According to the Court, the exclusions to the general rule of the defendant’s domicile should be interpreted restrictively because they introduce special derogations to the general rules of jurisdiction, which should instead be highly predictable and clear to grant legal certainty. For this reason, in the case of a dispute resulting from a breach of a shareholders’ agreement, the rule of exclusive jurisdiction provided by Article 22 of the Regulation is not applicable.

According to Article 22, proceedings concerning ‘the validity of the decisions of the company’s organs’ fall within the exclusive jurisdiction of the court of the Member State where the company has its registered office. Such a rule of exclusive jurisdiction is aimed at granting an efficient and predictable dispute resolution system by referring the disputes on the decisions of the company’s organs to the court closest to the company, as defined according to the criterion of the location of the corporate registered office.

As mentioned above, shareholders’ agreements are not enforceable against the company in the Italian legal system. This implies that a breach of the shareholders’ agreement does not affect the validity of decisions and acts of the company’s organs, provided that such decisions and acts are made in accordance with the law of the Member State where the company has its registered offices, due to the company being formally and substantially a third party to the shareholders’ agreement.

Therefore, the Sezioni Unite excluded that a breach of a shareholders’ agreement may also concern the ‘validity of the decisions of the company’s organs’ as required by law to derogate to the general rule of the defendant’s domicile.

In other words, the dispute resulting from a breach of the shareholders’ agreement is only relevant in the relations between its parties and it does not involve the company. Hence, the jurisdiction does not follow the rule of the registered office of the company.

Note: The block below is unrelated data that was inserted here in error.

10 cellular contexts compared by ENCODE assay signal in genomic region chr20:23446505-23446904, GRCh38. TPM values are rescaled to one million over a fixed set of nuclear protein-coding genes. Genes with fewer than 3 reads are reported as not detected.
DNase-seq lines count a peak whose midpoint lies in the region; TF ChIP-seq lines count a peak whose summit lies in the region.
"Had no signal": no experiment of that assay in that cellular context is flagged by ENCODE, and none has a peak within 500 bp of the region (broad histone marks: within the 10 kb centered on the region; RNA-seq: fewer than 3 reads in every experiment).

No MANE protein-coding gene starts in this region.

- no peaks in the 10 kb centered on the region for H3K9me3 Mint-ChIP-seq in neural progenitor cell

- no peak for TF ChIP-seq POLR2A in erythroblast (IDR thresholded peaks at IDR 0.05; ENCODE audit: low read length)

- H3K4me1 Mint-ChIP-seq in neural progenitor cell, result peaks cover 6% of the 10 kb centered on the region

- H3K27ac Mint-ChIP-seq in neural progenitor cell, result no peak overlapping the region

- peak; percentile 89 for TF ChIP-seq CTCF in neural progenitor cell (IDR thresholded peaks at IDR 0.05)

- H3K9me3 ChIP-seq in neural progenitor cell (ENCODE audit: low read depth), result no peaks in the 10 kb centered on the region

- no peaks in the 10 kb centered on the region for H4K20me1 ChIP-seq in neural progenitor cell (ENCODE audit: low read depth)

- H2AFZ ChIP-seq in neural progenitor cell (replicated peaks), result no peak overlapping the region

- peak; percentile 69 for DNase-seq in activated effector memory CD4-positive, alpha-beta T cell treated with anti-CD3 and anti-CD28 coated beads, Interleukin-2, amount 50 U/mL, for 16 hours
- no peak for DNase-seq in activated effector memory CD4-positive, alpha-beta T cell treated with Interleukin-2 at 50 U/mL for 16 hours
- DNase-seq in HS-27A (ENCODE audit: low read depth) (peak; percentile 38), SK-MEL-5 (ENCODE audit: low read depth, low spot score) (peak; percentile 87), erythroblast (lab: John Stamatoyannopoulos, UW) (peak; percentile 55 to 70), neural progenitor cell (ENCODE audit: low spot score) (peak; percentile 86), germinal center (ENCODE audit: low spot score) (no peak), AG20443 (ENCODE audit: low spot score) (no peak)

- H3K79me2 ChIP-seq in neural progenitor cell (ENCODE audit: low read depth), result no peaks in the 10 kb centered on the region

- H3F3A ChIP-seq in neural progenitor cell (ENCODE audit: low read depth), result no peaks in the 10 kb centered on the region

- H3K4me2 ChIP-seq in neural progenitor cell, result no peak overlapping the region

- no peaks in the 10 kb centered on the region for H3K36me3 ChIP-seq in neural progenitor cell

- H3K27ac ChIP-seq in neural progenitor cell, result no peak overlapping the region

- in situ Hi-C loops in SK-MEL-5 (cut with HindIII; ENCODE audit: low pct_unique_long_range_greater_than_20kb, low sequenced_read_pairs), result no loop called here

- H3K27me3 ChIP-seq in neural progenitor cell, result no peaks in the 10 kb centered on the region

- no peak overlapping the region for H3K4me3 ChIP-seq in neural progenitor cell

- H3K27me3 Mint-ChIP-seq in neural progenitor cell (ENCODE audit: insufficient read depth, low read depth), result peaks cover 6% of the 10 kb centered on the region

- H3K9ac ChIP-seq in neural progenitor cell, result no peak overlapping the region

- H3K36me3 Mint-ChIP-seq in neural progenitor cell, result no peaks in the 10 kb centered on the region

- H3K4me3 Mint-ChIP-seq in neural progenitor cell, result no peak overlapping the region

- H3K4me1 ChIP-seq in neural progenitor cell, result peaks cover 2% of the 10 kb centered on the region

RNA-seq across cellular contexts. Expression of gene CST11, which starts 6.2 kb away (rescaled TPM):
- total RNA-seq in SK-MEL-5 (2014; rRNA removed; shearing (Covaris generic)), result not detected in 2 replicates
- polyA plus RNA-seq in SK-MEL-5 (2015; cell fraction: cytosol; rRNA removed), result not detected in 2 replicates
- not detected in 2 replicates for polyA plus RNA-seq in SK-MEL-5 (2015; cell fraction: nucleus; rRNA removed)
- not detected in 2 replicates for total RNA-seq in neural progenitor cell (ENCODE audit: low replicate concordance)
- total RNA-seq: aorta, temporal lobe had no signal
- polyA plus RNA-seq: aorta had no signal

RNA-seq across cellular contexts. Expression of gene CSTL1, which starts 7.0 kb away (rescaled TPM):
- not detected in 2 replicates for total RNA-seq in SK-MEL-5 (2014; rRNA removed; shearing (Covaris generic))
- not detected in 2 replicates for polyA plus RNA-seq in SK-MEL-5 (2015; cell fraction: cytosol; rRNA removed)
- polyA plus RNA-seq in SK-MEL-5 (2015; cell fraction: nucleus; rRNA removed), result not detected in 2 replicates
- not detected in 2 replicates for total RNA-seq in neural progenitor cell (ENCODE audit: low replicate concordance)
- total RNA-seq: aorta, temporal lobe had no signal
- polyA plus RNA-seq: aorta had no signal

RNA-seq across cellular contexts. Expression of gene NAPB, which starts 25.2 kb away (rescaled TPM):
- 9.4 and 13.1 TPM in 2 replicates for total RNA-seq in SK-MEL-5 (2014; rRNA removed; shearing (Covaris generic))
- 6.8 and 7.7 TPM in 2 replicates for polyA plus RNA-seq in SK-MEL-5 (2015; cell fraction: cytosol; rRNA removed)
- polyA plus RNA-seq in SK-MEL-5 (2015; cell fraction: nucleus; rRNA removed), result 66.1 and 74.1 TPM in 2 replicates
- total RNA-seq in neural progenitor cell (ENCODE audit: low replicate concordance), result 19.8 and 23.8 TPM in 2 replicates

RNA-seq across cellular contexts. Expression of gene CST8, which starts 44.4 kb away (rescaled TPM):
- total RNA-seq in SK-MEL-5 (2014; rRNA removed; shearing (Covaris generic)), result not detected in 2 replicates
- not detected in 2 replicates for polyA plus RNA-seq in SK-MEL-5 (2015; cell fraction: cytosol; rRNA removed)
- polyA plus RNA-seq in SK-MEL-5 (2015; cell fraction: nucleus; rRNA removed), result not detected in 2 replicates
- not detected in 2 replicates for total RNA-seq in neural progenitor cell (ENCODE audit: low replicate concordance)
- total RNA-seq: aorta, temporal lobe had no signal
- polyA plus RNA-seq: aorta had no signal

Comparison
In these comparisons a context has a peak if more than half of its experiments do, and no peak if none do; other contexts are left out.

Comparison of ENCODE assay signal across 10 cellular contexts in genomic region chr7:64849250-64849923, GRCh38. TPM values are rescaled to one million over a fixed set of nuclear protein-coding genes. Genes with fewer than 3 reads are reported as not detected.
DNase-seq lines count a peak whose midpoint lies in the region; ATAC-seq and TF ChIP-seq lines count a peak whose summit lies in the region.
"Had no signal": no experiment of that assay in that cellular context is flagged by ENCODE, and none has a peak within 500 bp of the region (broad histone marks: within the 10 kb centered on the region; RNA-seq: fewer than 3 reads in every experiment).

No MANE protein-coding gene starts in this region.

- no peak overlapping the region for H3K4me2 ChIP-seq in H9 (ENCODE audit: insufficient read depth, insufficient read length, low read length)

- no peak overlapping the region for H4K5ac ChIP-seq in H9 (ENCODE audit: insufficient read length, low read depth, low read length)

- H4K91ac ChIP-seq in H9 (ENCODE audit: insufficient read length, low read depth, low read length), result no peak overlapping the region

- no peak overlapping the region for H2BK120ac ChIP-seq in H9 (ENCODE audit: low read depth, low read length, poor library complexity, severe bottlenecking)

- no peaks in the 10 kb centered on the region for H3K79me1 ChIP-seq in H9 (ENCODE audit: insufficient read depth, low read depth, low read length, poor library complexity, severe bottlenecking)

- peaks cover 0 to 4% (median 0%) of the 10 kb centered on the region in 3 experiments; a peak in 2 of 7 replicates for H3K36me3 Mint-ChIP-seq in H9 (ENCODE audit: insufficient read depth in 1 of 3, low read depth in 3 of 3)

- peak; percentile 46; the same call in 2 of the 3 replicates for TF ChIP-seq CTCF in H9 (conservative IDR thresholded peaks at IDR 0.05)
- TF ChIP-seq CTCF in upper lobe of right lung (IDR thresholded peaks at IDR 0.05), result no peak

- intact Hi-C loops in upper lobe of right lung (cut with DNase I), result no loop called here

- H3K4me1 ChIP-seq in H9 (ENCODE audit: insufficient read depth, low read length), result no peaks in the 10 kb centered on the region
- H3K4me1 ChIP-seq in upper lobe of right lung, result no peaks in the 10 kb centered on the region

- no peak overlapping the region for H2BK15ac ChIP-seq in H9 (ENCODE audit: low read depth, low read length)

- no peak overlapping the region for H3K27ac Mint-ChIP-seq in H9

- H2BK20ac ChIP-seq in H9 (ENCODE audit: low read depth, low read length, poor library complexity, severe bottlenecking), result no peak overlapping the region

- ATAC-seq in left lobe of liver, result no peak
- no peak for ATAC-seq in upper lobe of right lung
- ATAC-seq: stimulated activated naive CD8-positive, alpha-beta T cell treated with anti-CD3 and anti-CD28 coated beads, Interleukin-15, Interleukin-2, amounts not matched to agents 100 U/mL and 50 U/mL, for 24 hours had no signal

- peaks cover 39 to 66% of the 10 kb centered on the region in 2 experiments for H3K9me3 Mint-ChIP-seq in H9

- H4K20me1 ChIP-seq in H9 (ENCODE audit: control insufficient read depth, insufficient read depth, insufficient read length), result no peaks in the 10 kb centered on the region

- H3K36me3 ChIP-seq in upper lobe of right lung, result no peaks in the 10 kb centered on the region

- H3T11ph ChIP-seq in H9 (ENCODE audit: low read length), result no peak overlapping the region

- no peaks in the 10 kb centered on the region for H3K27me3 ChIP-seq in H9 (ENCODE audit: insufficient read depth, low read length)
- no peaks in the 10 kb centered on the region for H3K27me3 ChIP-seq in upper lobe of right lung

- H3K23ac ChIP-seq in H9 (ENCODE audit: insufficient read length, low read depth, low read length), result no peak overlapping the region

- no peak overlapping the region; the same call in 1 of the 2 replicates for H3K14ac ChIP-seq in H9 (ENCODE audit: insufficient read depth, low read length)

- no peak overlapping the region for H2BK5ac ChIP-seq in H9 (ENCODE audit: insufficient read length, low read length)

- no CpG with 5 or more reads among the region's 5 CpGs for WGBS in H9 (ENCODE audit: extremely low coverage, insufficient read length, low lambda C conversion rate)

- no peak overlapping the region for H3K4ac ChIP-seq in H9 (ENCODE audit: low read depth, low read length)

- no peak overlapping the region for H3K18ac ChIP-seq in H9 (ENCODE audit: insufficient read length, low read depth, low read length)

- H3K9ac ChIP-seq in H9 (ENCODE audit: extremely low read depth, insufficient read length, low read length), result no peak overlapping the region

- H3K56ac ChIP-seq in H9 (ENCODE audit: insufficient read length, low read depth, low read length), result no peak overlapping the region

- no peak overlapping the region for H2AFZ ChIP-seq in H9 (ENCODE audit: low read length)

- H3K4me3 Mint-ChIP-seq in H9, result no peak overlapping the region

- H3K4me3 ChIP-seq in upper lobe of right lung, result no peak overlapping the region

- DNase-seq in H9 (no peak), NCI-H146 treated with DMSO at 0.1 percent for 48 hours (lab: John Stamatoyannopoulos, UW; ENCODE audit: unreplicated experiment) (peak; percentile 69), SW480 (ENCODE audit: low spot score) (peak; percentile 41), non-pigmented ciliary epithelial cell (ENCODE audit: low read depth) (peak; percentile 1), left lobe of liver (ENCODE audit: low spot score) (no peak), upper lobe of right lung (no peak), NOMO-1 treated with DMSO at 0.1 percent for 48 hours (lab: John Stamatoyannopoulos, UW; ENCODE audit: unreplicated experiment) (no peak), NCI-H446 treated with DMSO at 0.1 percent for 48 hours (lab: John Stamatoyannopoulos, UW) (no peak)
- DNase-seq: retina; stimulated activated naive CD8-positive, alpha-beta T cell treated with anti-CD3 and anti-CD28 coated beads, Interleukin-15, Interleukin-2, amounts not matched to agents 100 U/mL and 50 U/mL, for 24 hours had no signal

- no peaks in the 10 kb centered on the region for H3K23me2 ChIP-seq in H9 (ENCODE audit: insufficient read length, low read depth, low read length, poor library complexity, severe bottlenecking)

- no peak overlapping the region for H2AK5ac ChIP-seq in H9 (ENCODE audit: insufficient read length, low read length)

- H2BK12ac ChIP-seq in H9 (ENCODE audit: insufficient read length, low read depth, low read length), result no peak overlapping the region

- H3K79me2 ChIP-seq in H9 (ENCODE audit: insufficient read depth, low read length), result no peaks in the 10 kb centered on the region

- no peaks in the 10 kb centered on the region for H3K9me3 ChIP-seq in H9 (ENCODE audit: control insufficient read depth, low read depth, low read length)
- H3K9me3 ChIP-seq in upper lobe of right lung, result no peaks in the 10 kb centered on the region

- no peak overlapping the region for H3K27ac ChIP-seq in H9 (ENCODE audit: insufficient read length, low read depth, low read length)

In the case at issue, the Italian Corte di Cassazione stated that the shareholder and company’s sole director domiciled in Italy had been properly sued before the Italian court under the general principle that the jurisdiction is based on the defendant’s domicile.

Conclusion

In light of judgment no 26984/2020 of the Corte di Cassazione, the settlement of a dispute resulting from the breach of a shareholders’ agreement by the Italian shareholder and sole director of a foreign company falls within the Italian jurisdiction.

The nature and the effects of shareholders’ agreements under the Italian law do not allow the application of the exclusive jurisdiction criterion, set forth by Article 22, to proceedings concerning a breach of a shareholders’ agreement.

To ensure legal certainty, the rules of exclusive jurisdiction may not be interpreted extensively, as the parties must be able to predict which court is competent in the case of a breach of the shareholders’ agreement. The need for clarity and predictability is the key factor that settles the jurisdiction according to the general criterion of the defendant’s domicile.

 

[1] Corte di Cassazione, judgment no 26984/2020.

[2] Court of Appeal in Rome, judgment no 2932/2018.